In the proximity of the grave field of Solleveld, more or less continuous habitation has been the case since the Late Iron Age. During the Middle Roman Period, between 150-180, even a small fortress existed with a cavalry unit deployed, locally known as fort Ockenburg. From the end of the Roman Period, population along the coast of the Netherlands dropped, only to recover slowly from mid-fifth century. From the sixth century, archaeologist witness a steady growth of the population along the coast. In what is now the provinces Noord Holland and Zuid Holland, this Frisian population inhabited the dunes, sandy ridges behind the dunes and the riverbanks.
From the early-eighth century onward the Frankification of the western coast of the Netherlands set in (Van der Velde 2011). A change of material culture has been proven by archaeological research. With Frankification also came Christianization. This process started after the Frankish empire finally pushed out the Frisians and seized definitive control over Dorestat, current Wijk bij Duurstede, and the central river area. Already soon after the death of king Radbod in 719. Despite the Frankification started in the eighth century, the region would be named Frisia until the beginning of the twelfth century. Check our post The United Frisian Emirates and Black Peat about this major identity shift.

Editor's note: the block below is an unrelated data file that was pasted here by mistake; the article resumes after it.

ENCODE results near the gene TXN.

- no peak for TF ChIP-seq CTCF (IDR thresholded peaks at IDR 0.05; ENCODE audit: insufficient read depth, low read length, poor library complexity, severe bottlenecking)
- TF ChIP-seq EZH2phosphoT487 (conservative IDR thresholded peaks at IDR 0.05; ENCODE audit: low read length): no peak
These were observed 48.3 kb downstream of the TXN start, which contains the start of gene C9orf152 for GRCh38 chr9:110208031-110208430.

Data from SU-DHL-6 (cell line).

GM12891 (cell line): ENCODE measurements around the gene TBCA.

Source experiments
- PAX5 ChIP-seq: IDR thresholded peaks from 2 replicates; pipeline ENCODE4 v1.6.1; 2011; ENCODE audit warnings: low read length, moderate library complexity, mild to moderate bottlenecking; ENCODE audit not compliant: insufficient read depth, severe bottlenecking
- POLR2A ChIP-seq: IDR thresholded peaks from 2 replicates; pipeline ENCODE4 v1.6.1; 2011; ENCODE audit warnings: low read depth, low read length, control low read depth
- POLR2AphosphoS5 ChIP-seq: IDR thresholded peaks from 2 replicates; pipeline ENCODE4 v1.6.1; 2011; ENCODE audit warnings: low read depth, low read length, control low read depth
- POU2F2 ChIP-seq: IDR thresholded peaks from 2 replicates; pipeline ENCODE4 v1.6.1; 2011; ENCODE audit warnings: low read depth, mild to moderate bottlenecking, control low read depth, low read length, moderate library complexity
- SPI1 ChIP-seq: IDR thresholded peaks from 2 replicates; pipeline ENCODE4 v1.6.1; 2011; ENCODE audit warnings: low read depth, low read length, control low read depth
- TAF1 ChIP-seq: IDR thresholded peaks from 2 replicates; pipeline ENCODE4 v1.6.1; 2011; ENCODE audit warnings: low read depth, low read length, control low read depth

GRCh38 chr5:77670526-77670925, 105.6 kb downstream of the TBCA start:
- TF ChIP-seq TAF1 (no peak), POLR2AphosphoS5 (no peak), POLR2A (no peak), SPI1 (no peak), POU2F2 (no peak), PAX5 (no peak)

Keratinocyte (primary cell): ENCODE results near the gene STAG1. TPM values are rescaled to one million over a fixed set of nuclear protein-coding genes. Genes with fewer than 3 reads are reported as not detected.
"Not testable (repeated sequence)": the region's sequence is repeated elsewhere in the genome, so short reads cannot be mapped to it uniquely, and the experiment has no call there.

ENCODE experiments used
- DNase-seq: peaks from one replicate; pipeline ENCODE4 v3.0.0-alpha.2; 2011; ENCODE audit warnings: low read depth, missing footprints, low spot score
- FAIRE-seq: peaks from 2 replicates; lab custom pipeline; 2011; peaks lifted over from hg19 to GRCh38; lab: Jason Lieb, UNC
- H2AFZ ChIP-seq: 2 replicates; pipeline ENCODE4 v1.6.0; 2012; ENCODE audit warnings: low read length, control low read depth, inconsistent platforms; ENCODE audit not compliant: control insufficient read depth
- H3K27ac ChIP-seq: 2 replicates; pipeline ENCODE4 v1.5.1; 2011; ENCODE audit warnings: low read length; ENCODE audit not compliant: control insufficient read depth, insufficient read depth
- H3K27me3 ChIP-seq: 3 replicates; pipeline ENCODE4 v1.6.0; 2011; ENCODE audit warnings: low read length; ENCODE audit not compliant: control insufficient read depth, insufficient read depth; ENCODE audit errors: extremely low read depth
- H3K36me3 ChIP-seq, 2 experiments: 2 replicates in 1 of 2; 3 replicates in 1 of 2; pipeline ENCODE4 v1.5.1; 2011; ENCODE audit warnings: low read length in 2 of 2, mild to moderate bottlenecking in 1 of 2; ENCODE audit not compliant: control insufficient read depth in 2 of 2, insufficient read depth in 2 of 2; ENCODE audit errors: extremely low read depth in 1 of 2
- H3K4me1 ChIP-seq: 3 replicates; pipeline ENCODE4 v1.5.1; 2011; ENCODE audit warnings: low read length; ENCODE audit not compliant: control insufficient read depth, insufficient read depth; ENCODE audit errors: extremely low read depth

Over the years, in total forty-six graves have been identified at Solleveld. The grave field has been in use between approximately 550 and 650 (Waasdorp, 2008), although the period 500-700 is also possible (Dijkstra 2011). Of these, forty-two were cremations, of which thirty-two deposited in an urn (twenty-two, according to Dijkstra), and ten cremation deposits without an urn or jar. Besides cremations, four (three, according to Dijkstra) inhumations have been found, of which the boat grave is one. The grave field is within the Frisian cultural tradition, and in line with the excavation at Frankenslag in the city of The Hague (Magendans 1989). Finds of particular interest are an inhumation of a man with weapons, and, of course, the boat grave. We shall discuss them in a bit more detail. For the full Monty, check the research report itself (Waasdorp & Eimermann 2008).